Gdad et al. PNAS
Autism spectrum disorder (ASD) is a complex neurodevelopmental disorder. Some anecdotal reports suggest that ASD is related to exposure to ethyl mercury, in the form of the vaccine preservative, thimerosal, and/or receiving the measles, mumps, rubella (MMR) vaccine. Using infant rhesus macaques receiving thimerosalcontaining vaccines (TCVs) following the recommended pediatric vaccine schedules from the 1990s and 2008, we examined behavior, and neuropathology in three brain regions found to exhibit neuropathology in postmortem ASD brains. No neuronal cellular or protein changes in the cerebellum, hippocampus, or amygdala were observed in animals following the 1990s or 2008 vaccine schedules. Analysis of social behavior in juvenile animals indicated that there were no significant differences in negative behaviors between animals in the control and experimental groups. These data indicate that administration of TCVs and/or the MMR vaccine to rhesus macaques does not result in neuropathological abnormalities, or aberrant behaviors, like those observed in ASD.
Price et al. Pediatrics
Exposure to thimerosal, a mercury-containing preservative that is used in vaccines and immunoglobulin preparations, has been hypothesized to be associated with increased risk of autism spectrum disorder (ASD). This study was designed to examine relationships between prenatal and infant ethylmercury exposure from thimerosal-containing vaccines and/or immunoglobulin preparations and ASD and 2 ASD subcategories: autistic disorder (AD) and ASD with regression.
Schechter and Grether. Archives of General Psychiatry
Previous analyses of autism client data reported to the California Department of Developmental Services (DDS) have been interpreted as supporting the hypothesis that autism is caused by exposure to the preservative thimerosal, which contains ethylmercury. The exclusion of thimerosal from childhood vaccines in the United States was accelerated from 1999 to 2001. The Immunization Safety Review Committee of the Institute of Medicine has recommended surveillance of trends in autism as exposure to thimerosal during early childhood has decreased. The authors look to determine whether trends in DDS autism client data support the hypothesis that thimerosal exposure is a primary cause of autism.
Thompson et al. New England Journal of Medicine
It has been hypothesized that early exposure to thimerosal, a mercury-containing preservative used in vaccines and immune globulin preparations, is associated with neuropsychological deficits in children. The authors enrolled 1047 children between the ages of 7 and 10 years and administered standardized tests assessing 42 neuropsychological outcomes. (They did not assess autism-spectrum disorders.) Exposure to mercury from thimerosal was determined from computerized immunization records, medical records, personal immunization records, and parent interviews. Information on potential confounding factors was obtained from the interviews and medical charts. They assessed the association between current neuropsychological performance and exposure to mercury during the prenatal period, the neonatal period (birth to 28 days), and the first 7 months of life.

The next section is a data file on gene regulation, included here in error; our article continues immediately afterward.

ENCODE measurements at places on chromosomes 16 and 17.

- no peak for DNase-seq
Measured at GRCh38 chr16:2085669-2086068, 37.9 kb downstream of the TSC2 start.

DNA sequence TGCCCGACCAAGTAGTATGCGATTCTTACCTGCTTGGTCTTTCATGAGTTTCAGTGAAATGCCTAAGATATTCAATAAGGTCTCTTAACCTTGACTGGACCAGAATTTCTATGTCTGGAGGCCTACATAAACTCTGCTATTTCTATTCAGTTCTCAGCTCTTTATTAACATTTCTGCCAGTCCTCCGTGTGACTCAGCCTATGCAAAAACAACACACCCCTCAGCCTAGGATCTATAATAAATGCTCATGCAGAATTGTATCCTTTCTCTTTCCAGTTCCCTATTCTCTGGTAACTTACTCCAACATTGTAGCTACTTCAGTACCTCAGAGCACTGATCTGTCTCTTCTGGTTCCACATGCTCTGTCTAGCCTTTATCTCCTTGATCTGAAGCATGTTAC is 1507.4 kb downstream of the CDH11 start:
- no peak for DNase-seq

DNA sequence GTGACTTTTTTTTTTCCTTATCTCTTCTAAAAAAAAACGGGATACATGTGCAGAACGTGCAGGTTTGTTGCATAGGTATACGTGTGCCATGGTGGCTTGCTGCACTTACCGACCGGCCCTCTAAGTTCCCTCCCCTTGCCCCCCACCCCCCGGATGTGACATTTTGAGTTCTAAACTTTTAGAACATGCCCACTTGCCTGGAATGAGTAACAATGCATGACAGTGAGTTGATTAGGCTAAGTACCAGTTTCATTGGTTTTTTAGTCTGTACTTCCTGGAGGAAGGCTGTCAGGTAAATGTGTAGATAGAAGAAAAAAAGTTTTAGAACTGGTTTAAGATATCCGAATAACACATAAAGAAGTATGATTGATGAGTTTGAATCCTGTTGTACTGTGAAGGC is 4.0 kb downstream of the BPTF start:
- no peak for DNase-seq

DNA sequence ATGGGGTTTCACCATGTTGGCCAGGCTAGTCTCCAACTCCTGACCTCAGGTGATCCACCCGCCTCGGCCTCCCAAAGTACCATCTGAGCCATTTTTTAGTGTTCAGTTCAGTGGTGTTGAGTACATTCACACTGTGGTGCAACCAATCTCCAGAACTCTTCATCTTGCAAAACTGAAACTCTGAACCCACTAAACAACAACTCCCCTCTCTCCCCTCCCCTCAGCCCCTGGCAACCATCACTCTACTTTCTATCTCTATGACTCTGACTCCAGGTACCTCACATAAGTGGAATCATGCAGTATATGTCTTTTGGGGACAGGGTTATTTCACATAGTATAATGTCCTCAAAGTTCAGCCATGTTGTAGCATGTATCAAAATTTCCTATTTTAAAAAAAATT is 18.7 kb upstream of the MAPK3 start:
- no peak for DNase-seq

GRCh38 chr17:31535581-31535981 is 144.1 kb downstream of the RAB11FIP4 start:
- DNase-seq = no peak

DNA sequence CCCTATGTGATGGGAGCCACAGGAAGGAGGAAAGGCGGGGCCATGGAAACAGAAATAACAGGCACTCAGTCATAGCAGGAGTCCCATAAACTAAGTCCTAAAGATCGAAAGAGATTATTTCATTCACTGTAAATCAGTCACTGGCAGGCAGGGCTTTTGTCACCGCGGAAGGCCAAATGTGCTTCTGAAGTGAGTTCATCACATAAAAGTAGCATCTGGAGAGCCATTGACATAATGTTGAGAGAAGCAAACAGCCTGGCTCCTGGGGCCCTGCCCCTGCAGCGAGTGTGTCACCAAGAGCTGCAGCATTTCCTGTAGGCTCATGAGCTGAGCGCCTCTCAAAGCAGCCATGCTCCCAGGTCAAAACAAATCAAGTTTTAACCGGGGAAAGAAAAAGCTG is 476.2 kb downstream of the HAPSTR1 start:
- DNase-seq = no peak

Miles and Takahashi. American Journal of Medical Genetics
Though causes of autism are considered largely genetic, considerable concern remains that exposure to Rh immune globulin (RhIg), which until 2001 in the United States contained the preservative thimerosal, can cause autism. To determine whether mothers of children with autism are more likely to be Rh negative (Rh?) or to have received RhIg preserved with thimerosal, which is 49.6% ethyl mercury, the authors surveyed families of children with an autism spectrum disorder (ASD) ascertained through a University-based autism clinic considered free of ascertainment biases related to type of autism or severity. Analysis of complete records including the blood group status and RhIg exposure of 214 families showed that Rh? status is no higher in mothers of children with autism than in the general population, exposure to antepartum RhIg, preserved with thimerosal is no higher for children with autism and pregnancies are no more likely to be Rh incompatible.
Burbacher et al. Environmental Health Perspectives
Thimerosal is a preservative that has been used in manufacturing vaccines since the 1930s. Reports have indicated that infants can receive ethylmercury (in the form of thimerosal) at or above the U.S. Environmental Protection Agency guidelines for methylmercury exposure, depending on the exact vaccinations, schedule, and size of the infant. In this study the authors compared the systemic disposition and brain distribution of total and inorganic mercury in infant monkeys after thimerosal exposure with those exposed to MeHg.